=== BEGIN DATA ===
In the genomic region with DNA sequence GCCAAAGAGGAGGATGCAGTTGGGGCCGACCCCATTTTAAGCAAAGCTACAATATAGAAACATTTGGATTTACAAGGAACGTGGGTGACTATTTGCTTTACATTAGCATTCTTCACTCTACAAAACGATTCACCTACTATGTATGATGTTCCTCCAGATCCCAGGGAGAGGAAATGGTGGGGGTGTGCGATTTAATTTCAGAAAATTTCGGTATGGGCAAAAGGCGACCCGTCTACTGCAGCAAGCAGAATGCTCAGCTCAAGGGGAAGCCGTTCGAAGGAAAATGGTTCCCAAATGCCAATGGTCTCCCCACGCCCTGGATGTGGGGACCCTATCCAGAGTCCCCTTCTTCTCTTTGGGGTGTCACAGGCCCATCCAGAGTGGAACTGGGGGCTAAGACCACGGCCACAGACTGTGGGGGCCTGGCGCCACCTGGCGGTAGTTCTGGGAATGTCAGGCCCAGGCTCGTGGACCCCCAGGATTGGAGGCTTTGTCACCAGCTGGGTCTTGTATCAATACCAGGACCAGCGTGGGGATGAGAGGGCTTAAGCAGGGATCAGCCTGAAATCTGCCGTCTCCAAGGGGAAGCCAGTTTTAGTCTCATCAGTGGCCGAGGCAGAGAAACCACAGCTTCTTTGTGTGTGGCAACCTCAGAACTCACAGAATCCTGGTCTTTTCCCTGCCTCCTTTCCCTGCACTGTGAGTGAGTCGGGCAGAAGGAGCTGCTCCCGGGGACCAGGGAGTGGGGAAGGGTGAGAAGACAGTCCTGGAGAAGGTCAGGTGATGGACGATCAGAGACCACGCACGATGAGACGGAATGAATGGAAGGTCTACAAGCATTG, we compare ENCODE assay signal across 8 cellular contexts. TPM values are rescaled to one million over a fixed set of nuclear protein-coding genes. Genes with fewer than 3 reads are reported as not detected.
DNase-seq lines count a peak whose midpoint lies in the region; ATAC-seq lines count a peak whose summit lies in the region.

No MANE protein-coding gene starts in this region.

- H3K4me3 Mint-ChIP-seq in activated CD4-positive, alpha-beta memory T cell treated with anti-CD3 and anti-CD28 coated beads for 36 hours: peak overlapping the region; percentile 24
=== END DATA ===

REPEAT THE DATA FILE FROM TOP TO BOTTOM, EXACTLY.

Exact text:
In the genomic region with DNA sequence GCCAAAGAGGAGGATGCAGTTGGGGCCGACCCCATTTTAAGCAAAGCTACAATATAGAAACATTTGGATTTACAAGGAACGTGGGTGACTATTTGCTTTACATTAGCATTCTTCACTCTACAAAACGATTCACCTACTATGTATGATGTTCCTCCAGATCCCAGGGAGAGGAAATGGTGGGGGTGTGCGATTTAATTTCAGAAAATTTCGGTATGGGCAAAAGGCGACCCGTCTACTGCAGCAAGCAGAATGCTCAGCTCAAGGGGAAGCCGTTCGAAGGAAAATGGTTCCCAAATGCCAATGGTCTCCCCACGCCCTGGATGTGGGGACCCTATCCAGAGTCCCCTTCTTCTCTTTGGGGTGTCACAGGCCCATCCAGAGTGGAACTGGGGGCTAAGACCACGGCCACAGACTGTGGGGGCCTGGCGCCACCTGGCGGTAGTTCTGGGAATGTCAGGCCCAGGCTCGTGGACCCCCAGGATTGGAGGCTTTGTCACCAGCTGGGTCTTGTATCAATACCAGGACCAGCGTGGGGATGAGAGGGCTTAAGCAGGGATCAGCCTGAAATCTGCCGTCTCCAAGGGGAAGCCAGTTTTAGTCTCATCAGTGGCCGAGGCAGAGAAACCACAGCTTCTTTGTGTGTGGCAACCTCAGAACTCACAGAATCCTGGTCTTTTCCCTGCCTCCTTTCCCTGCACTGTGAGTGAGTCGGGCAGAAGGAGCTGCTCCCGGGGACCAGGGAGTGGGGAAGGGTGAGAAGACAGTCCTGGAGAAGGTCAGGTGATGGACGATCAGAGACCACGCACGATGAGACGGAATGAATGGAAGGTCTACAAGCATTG, we compare ENCODE assay signal across 8 cellular contexts. TPM values are rescaled to one million over a fixed set of nuclear protein-coding genes. Genes with fewer than 3 reads are reported as not detected.
DNase-seq lines count a peak whose midpoint lies in the region; ATAC-seq lines count a peak whose summit lies in the region.

No MANE protein-coding gene starts in this region.

- H3K4me3 Mint-ChIP-seq in activated CD4-positive, alpha-beta memory T cell treated with anti-CD3 and anti-CD28 coated beads for 36 hours: peak overlapping the region; percentile 24